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Conservative oxygen therapy in mechanically ventilated patients following cardiac arrest: a retrospective nested cohort study

Eastwood, Glenn M., Tanaka, Aiko, Espinoza, Emilo Daniel Valenzuela, Peck, Leah, Young, Helen, Mårtensson, Johan, Zhang, Ling, Glassford, Neil J., Hsiao, Yu-Feng Frank, Suzuki, Satoshi and Bellomo, Rinoldo 2016, Conservative oxygen therapy in mechanically ventilated patients following cardiac arrest: a retrospective nested cohort study, Resuscitation, vol. 101, pp. 108-114, doi: 10.1016/j.resuscitation.2015.11.026.

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Title Conservative oxygen therapy in mechanically ventilated patients following cardiac arrest: a retrospective nested cohort study
Author(s) Eastwood, Glenn M.
Tanaka, Aiko
Espinoza, Emilo Daniel Valenzuela
Peck, Leah
Young, Helen
Mårtensson, Johan
Zhang, Ling
Glassford, Neil J.
Hsiao, Yu-Feng Frank
Suzuki, Satoshi
Bellomo, Rinoldo
Journal name Resuscitation
Volume number 101
Start page 108
End page 114
Total pages 7
Publisher Elsevier
Place of publication Amsterdam, The Netherlands
Publication date 2016-04
ISSN 0300-9572
1873-1570
Keyword(s) oxygen
cardiac arrest
mechanical ventilation
mortality
outcome
intensive care
Summary Background: In mechanically ventilated (MV) cardiac arrest (CA) survivors admitted to the intensive care unit (ICU) avoidance of hypoxia is considered crucial. However, avoidance of hyperoxia may also be important. A conservative approach to oxygen therapy may reduce exposure to both. Methods: We evaluated the introduction of conservative oxygen therapy (target SpO2 88-92% using the lowest FiO2) during MV for resuscitated CA patients admitted to the ICU. Results: We studied 912 arterial blood gas (ABG) datasets: 448 ABGs from 50 'conventional' and 464 ABGs from 50 'conservative' oxygen therapy patients. Compared to the conventional group, conservative group patients had significantly lower PaO2 values and FiO2 exposure (p <0.001, respectively); more received MV in a spontaneous ventilation mode (18% vs 2%; p =0.001) and more were exposed to a FiO 2 of 0.21 (19 vs 0 patients, p =0.001). Additionally, according to mean PaO2, more conservative group patients were classified as normoxaemic (36 vs 16 patients, p <0.01) and fewer as hyperoxaemic (14 vs 33 patients, p <0.01). Finally, ICU length of stay was significantly shorter for conservative group patients (p =0.04). There was no difference in the proportion of survivors discharged from hospital with good neurological outcome (14/23 vs 12/22 patients, p =0.67). Conclusions: Our findings provide preliminary support for the feasibility and physiological safety of conservative oxygen therapy in patients admitted to ICU for MV support after cardiac arrest (Trial registration, NCT01684124).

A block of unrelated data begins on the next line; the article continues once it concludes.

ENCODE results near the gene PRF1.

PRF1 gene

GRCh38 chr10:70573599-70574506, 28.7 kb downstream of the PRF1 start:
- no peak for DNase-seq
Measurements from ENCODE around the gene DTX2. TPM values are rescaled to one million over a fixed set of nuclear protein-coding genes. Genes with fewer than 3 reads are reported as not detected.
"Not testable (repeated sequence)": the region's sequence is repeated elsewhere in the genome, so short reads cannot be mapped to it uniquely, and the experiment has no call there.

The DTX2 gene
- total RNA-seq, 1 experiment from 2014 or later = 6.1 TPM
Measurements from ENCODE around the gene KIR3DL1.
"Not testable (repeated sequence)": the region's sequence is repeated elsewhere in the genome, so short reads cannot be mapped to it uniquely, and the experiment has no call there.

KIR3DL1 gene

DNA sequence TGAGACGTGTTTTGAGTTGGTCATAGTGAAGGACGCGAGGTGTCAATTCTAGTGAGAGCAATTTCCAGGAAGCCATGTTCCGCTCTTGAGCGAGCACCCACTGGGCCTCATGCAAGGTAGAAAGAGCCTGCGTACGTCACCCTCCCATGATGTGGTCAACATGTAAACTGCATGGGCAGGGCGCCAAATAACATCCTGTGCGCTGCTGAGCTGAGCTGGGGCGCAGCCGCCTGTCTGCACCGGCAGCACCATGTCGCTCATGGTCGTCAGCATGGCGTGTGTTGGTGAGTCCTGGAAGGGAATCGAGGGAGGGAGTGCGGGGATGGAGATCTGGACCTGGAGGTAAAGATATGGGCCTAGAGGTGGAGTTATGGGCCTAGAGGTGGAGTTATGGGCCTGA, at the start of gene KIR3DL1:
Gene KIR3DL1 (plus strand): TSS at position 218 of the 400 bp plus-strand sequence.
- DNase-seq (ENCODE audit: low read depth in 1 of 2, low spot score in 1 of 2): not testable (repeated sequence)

Language eng
DOI 10.1016/j.resuscitation.2015.11.026
Field of Research 1103 Clinical Sciences
1117 Public Health And Health Services
Socio Economic Objective 920210 Nursing
HERDC Research category C1 Refereed article in a scholarly journal
ERA Research output type C Journal article
Copyright notice ©2015, Elsevier Ireland
Free to Read? Yes
Persistent URL http://hdl.handle.net/10536/DRO/DU:30080843

Document type: Journal Article
Collections: Faculty of Health
School of Nursing and Midwifery
Open Access Collection
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Every reasonable effort has been made to ensure that permission has been obtained for items included in DRO. If you believe that your rights have been infringed by this repository, please contact drosupport@deakin.edu.au.